Recently, I was among more than 400 American rabbis, cantors and rabbinical and cantorial students who signed an open letter to Israeli Prime Minister Benjamin Netanyahu expressing our deepest concern about his government’s latest settlement decisions.

What especially prompted the letter was a decision he and his government took to build a new settlement in an area east of Jerusalem known as E1, which every prime minister since Yitzhak Rabin has promised the United States that Israel would not undertake in advance of a final-status negotiations. If built, this settlement would cut off the north and south of the West Bank and effectively block the establishment of a contiguous Palestinian state. We see the building of E1 as a dagger aimed at the heart of a two-state solution.

Nobody who signed the document did so lightly. It is always difficult for spiritual leaders to take controversial decisions and it has been especially difficult for American Jewish leaders to openly dissent from the government of Israel.

But I and my fellow signers believe we have a Jewish and moral obligation to speak out now because decisions such as this are endangering the basic principles on which Israel was established – democracy, respect for human rights, tolerance of minorities and political and religious pluralism. We also believe that without a two-state solution, Israel’s very security and safety will be threatened.

In the United States, any Jewish leader who criticizes the Israeli government is immediately targeted by some Jewish organizations as a fifth columnist who does not genuinely love Israel. Fortunately, in recent years, with the advent of organizations like J Street, we are creating a space where real dialogue on Israel can take place for those who love the people and state of Israel and are concerned for its future as Jewish democratic state.

The government of Israel and the Obama administration both need to know that the American Jewish community does not march in lockstep behind Prime Minister Netanyahu, and that when he and his ruling coalition government continue to flout world opinion and common sense by building more settlements, he is not speaking for us.

It is never easy to tell a painful truth; it is harder still to tell your family. And as a husband, a father, and a rabbi, the Jewish people are my family, and the state of Israel is my homeland. I recognize that it is my duty to support Israel, to celebrate her triumphs, and defend her from her dangers, and I have always done so forthrightly, with love and without apology. Right now, arguably the greatest danger to the long-term survival of Israel as a democratic state with a Jewish majority comes from the settlement project.

There is an honorable tradition within our community of rabbis, cantors and spiritual leaders speaking out and acting within the political sphere to support and advance basic Jewish principles and values – the principles and values of our faith. In the Babylonian Talmud, (Shabbat 54b) it is taught that:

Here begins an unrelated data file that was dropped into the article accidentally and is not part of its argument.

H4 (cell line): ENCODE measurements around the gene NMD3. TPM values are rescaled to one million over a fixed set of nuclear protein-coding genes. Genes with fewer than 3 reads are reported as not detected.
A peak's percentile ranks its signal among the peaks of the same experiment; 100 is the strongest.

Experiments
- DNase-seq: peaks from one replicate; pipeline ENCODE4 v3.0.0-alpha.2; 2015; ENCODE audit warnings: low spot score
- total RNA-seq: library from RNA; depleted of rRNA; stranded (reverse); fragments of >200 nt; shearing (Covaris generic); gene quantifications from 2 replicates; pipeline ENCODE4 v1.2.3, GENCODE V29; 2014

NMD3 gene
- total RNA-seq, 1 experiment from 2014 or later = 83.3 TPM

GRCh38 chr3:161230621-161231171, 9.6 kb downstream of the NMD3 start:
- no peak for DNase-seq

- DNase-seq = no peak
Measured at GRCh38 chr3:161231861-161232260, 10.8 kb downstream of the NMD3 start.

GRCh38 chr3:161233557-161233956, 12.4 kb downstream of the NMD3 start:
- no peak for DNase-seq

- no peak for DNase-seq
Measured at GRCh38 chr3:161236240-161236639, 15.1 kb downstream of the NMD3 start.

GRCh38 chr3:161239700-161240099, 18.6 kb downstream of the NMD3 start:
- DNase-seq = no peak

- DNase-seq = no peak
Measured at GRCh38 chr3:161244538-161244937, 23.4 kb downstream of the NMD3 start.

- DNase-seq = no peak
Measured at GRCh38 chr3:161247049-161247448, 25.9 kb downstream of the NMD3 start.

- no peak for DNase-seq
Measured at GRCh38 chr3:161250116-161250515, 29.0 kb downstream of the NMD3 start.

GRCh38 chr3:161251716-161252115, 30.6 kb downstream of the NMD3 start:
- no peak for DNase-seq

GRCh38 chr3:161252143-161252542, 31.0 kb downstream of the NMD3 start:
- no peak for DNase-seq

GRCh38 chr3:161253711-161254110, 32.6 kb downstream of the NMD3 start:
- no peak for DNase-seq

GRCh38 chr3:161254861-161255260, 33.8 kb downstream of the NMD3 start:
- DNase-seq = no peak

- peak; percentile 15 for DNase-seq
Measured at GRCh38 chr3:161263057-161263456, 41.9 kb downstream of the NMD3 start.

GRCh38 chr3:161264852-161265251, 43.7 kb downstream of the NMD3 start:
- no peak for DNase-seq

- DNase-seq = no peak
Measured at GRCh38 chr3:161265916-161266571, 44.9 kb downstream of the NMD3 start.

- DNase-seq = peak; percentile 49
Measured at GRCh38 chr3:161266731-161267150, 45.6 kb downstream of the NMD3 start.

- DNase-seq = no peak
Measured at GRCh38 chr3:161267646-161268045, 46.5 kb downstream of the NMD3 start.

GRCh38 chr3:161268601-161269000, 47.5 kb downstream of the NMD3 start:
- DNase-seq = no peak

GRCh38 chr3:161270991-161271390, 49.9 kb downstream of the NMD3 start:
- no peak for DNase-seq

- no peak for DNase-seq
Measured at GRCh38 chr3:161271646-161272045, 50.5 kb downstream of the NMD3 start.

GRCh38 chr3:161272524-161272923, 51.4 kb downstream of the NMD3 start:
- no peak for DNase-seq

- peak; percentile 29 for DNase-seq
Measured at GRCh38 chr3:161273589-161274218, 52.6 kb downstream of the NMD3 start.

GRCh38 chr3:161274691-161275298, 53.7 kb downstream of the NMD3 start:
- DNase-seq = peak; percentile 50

All who can protest against [something wrong that] one of their family [is doing] and does not protest, is held accountable for their family. [All who can protest against something wrong that] a citizen of their city [is doing and does not protest], is held accountable for all citizens of the city. [All who can protest against something wrong that is being done] in the whole world, is accountable together with all citizens of the world.

One also thinks of Rabbi Abraham Joshua Heschel marching shoulder to shoulder with the Reverend Martin Luther King Jr. in support of civil rights and racial justice. We Jews also resonate to Deuteronomy’s exhortation, “Justice, justice shall you pursue.” Jewish tradition teaches that our purpose is to work to repair the world in the image of the dominion of God as characterized by the principles and values of justice and peace.

Heschel taught that “the opposite of good is not evil. The opposite of good is indifference.” He knew that the only way to stand for Jewish values was to stand for others. He knew that when his government promoted policies that betrayed him as a Jew and as an American, he was compelled to step forward and let his voice be heard.

Today, even with the formidable threats to Israel from the outside, the lack of a two-state solution is also among the greatest threat to Israel’s existence. Rather than surrender ourselves to an eternity of conflict and despair, we have no choice but to raise our voices and speak out against policies which hundreds of thousands of Israelis themselves recognize as a threat to their Jewish democratic state. We recognize that Israeli citizens themselves who live and fight for the State of Israel directly are the ones who must decide the policies of their own government. But as lovers of the people and state, we cannot stand silently and idly by without voicing our concerns respectfully and as part of the greater Jewish family.

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